Sunday , 10 December 2017
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Eliska Counce: The Father’s Day Edition (Keep Her Off the Pole)

By Eliska Counce, TSB Columnist

Chris Rock said it best: when you’re raising a daughter, the best you can hope for sometimes is to keep her off the stripper pole. And Dad, as the most important man in your daughter’s life, a great deal of the role your daughter chooses to play in life does indeed result from your interactions with her. To her, you are Every Man, and every man she seeks after you she will model after you.

Feeling the pressure yet? Well, having babies ain’t for sissies. You knew the job was dangerous when you took it.

Your assurance, Dad, that your daughter is feminine and attractive will go a long way. If she doesn’t get your approval and attention, chances are she’s going to find it somewhere else, and that somewhere else may or may not be attached to a wallet chain. And if she might just give up her goals for achievement in the process.

Breathing into a paper bag just yet, Dad? Fear not. Here are some excellent Father’s Day tips about how to demonstrate to her to choose men who don’t expect her to be incompetent or helpless:

Change the cliches. Don’t just compliment your daughter on her looks but her internal qualities as well. When other adults say, “You’re so beautiful,” add something like “…and she’s smart, too,” or “…and she’s very creative and clever.” Do you treat women like objects? Because your daughter is watching you. Compliment other women on their talents and achievements in front of her instead. Expose her to unusual but talented women (paging Frida Kahlo and Georgia O’Keefe!).

Rethink fairy tales. Which of the following did you learn from Disney princesses: a woman’s life ends after marriage, and they’re most appealing either sleeping or dead. Only the evil ones go after what they want. Magic plays a major role in women’s lives, and we can’t solve problems without help from men or the supernatural. Men are transformed by the love of a “good” woman. Beauty is your most important asset. I could go on. LIES, I TELL YOU. LIES.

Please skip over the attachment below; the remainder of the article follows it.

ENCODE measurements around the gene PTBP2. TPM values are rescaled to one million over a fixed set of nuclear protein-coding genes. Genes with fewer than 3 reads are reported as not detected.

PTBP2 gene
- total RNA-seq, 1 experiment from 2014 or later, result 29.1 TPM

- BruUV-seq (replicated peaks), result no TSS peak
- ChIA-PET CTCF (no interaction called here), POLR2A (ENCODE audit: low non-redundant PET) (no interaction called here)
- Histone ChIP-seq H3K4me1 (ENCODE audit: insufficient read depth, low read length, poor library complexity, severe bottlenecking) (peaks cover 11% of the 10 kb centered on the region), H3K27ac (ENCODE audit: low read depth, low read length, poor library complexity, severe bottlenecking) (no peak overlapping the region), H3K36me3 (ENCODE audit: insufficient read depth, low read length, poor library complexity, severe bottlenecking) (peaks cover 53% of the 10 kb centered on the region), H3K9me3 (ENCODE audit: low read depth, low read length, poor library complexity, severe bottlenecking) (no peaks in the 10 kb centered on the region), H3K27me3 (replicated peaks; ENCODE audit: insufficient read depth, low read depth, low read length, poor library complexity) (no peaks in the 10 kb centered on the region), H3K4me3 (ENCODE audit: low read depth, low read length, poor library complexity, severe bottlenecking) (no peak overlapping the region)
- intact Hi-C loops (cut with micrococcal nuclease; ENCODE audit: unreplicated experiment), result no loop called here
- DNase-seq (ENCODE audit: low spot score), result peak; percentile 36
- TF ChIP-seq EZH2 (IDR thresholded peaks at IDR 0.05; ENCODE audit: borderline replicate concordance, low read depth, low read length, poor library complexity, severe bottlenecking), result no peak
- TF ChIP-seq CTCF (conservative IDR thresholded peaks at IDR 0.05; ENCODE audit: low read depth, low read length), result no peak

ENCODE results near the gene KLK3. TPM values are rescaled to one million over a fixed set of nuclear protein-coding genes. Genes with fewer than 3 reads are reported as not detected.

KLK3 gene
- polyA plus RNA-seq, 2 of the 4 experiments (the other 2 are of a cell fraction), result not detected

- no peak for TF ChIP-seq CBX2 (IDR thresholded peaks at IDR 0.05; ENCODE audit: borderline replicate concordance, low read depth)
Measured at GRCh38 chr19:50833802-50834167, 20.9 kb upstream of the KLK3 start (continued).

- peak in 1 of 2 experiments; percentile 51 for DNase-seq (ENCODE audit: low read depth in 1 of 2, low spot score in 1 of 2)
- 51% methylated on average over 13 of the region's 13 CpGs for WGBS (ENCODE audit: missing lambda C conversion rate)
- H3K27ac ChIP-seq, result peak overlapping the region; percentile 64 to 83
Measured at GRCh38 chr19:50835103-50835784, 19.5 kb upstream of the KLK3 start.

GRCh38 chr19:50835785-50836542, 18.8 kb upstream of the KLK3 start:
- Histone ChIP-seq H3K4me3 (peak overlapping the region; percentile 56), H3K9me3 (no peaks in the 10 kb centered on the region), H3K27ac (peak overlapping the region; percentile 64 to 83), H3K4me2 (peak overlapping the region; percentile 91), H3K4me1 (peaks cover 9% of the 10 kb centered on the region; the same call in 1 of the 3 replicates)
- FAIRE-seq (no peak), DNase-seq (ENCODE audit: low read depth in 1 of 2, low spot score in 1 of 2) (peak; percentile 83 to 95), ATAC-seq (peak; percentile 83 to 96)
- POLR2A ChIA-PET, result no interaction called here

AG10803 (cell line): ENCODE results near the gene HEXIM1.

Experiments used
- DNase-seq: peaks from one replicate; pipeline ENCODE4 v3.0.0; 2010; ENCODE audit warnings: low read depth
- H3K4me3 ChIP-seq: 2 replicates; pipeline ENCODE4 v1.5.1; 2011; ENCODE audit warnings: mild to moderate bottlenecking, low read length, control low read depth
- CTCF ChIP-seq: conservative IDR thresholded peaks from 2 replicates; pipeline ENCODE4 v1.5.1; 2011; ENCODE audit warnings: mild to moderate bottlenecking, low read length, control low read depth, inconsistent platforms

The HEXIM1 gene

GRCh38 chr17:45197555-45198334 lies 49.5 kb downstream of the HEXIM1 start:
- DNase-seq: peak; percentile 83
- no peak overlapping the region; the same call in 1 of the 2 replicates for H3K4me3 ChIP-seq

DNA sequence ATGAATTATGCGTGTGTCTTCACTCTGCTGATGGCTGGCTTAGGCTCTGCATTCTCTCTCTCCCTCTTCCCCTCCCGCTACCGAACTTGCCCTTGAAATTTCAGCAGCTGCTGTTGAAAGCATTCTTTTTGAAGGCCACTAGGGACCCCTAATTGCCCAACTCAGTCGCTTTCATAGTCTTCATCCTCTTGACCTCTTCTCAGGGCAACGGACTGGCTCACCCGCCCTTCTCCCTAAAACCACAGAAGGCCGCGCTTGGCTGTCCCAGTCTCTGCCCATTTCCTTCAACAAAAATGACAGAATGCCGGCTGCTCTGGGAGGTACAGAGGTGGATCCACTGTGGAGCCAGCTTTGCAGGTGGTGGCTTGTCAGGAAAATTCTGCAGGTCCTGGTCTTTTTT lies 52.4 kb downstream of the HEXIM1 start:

Teach her she’s an individual. She is who she is due to her passions, talents, skills, values, strengths, weaknesses…not on gender roles. Provide opportunities for her to articulate and define who she is. Support her as an achiever. Expose her to experiences that support an achievement identity. Don’t compare her appearance to others. Point out the misleading messages of media. DO NOT LABEL HER.

Know the parenting rules of thumb. Your daughter needs unconditional love. Now, that doesn’t mean doing anything she wants without consequence. But she needs to know there’s always a home base, no matter how badly she screws up. Take joy in her. Tell her you enjoy her. Your daughter needs a physically and emotionally safe and secure environment. Respect her individuality, no matter how matter how badly you want to shave off that pink hair and start over. Give her time and attention…especially AFTER menses begins, men. Don’t get all squeamish and leave her to mom once her breasts bud. She needs you more than ever as a young woman.

Communicate openly and honestly with your daughter. Be a good role model. Keep stress low. Teach her the difference between aggression, passive-aggression, and passivity. Model assertiveness to her, and make sure she knows the difference between healthy criticism and abuse. Model clear and concise communication. Use “I” messages instead of “you” messages. And again, don’t pass off all the important talks to mom.

Shut up and listen. Make sure your daughter feels she has your attention. STEP AWAY FROM THE SMARTPHONE. Don’t use sarcasm, flippancy, or threats. When she’s telling you something, be aware: she’s looking for approval and recognition. NEVER pass up an opportunity to praise her intelligence and integrity. Don’t interrupt…you don’t know what you think she’s going to say. Limit the “why” question, which tends to make people defensive. “What were you working on instead of your paper?” is much better than “Why the hell didn’t you finish that paper?”

Respect her differences. You don’t have to endorse them, but acknowledge her feelings. “I hate her!” shouldn’t be met with, “No, you don’t.” Explore where she’s coming from instead of denying them.

The best way to keep her abstient is career education. Teach your daughter work is fun, that she is a good worker, that she can be anything she wants to be. As a teen, is it imperative to send the message that a woman MUST be able to support herself financially. Your manta to her? YOU CAN DO IT.

Sports. Teach her sports are fun and not just for males. Give her balls and athletic gear. Tell her she’s a good athlete when she’s young. Teach her athletics are just as important for girls as they are for boys. IT IS NOT UNFEMININE TO BE AN ATHLETE. Let her choose her sport. Let her watch on TV and participate in sports discussions. Physical fitness is a lifelong priority.

The above strategies will help you keep the spirit of Father’s Day the whole year around. Set her on the path to a happy and successful adulthood. The challenges of being female have never been so complex. Raise your daughter to be confident and capable. Your job has never been more important, Dad. But you can do it Keep her off the pole, gentlemen. Keep her off the pole. And happy Father’s Day.

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